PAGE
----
Blue Mountains (NSW) – Bushfire Hero Tucker

Remember the massive bushfires in the Blue Mountains just west of Sydney In mid October? It made news all around the world.

news story

The media claimed it was the worst bushfires in the area in nearly fifty years. At one point it threatened to develop into a “mega-fire,” and sweep into outlying Sydney.

Thousands of “fireys” – Rural Fire Service volunteers and firefighters – swung into action, and it was because of their extraordinary efforts that there was no loss of life, and damage to homes and townships was kept to a minimum.

bushfires with cares fires ws2 Fires ws Firefighters Headlines

In the midst of this hellfire maelstrom, surrounded by bushfires on all sides, was the Monkey Creek Cafe. It sits on a ridge surrounded by valleys and bushland, and proudly states that it’s the highest cafe in the Blue Mountains.

It was also at the epicentre of the fires.

WS Monkey Ck Cafe

Because of its central location, it became the main hangout for hundreds of firefighters and their support crews. These guys were working unbelievable hours to try and save homes and lives. Some were working thirty-six, forty hours straight. They were exhausted. And they needed to be fed.

So too the dozens of tv news crews, press photographers and journalists who were covering the disaster. It was critical to have accurate information disseminated quickly, and the media played a vital role in the whole operation.

The owners of the Monkey Creek Cafe swung into action themselves.

Tony and Anne began feeding the firefighters and the media. They made them breakfasts, prepared cut lunches, cooked them dinners. Coffee was on tap constantly – and not just instant coffee; this was beautiful cafe lattes, cappuccinos, espressos. As good as any coffee you’d get in Rome.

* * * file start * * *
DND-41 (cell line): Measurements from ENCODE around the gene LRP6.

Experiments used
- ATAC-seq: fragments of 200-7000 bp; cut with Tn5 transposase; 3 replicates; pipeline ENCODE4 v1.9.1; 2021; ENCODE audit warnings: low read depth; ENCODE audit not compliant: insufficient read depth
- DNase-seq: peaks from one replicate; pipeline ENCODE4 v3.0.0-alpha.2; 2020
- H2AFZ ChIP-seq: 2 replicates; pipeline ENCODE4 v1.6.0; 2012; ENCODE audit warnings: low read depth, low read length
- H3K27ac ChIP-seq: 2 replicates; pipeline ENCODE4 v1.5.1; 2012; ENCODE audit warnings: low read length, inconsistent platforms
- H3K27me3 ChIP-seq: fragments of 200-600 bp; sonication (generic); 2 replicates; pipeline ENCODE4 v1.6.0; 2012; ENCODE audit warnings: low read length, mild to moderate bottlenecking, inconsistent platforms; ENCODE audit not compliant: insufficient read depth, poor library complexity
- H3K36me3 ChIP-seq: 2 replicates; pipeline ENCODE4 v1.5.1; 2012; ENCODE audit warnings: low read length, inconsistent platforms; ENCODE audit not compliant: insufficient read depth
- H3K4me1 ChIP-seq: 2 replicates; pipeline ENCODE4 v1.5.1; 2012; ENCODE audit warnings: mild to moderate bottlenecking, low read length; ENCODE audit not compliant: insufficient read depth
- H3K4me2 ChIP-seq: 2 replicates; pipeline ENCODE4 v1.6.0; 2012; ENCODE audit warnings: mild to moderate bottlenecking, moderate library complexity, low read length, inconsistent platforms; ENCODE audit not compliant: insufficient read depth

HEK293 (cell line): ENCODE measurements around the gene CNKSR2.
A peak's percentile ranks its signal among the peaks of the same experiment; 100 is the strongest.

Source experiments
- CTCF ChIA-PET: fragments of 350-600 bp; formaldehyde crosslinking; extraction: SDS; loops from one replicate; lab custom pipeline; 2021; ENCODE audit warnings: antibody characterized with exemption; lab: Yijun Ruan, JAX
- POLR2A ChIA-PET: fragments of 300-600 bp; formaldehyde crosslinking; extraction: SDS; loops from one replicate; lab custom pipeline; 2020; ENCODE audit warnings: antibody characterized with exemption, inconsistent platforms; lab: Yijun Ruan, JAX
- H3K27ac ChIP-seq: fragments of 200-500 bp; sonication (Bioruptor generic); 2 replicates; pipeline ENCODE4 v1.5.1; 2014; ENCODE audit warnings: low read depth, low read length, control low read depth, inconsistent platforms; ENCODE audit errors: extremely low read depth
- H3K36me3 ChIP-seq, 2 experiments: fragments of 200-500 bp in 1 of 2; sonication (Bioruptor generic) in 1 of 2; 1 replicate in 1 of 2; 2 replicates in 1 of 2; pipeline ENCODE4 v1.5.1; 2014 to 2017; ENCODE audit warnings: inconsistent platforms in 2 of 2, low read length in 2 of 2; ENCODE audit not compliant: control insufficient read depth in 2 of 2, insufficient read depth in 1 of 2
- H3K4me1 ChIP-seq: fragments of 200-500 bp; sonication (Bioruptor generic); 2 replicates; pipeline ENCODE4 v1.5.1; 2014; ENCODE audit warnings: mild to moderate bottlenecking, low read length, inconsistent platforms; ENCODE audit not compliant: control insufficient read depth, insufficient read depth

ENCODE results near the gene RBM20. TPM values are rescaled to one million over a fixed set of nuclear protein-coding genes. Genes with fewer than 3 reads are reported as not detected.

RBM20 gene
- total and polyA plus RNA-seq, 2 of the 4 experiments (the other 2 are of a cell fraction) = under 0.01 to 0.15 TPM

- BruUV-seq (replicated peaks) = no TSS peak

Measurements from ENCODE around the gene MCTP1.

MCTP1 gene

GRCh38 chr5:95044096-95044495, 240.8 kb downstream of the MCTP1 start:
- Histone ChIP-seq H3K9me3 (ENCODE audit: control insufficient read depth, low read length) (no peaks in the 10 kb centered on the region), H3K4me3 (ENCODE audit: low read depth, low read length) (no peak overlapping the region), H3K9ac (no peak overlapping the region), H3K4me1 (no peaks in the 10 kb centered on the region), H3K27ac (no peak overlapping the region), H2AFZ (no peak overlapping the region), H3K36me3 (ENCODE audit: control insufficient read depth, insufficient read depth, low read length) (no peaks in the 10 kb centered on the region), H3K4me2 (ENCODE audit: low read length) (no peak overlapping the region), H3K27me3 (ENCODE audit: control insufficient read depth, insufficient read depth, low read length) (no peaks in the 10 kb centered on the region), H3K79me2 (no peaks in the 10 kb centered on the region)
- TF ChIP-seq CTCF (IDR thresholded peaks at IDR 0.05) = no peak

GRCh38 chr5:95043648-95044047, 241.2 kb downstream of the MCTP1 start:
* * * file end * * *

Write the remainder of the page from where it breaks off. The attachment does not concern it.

Over an intense five day period they must have made thousands of coffees, and prepared hundreds of meals. And they never charged a penny. Everything was free.

As Elle later said, these very brave men and women were working to save homes in the district – it was the least they could do to keep them fed and coffee-ed up.

What made the Monkey Creek Cafe such a safe haven was it’s construction. Built only two years earlier, it had been specifically designed to withstand bushfires.

Closer Cafe

It had rounded metal roofing, so no flying embers could take hold, and the whole site was surrounded by a perimeter of water sprinklers, fed by a huge water tank at the back.

They also had their own separate power supply, so if the grid went down, they could still pump water and keep functioning.


I stopped in with my wife Jennifer on our way to the airport. The owners were sitting at a table paying their bills. The whole bushfire episode – donating meals and coffee for hundreds of people for a week – had cost them a lot of money. But that didn’t bother them one bit.

Around table

I ordered a classic Monkey Creek breakfast – the kind that they’d dished out to all the firefighters and journos only a week earlier. The meal was hearty, well cooked, and very reasonably priced. It was yummy. And the coffee was great.


Later I took a walk outside and looked out over the valley. It was desolate. The fires had laid waste to every leaf and tree for as far as I could see.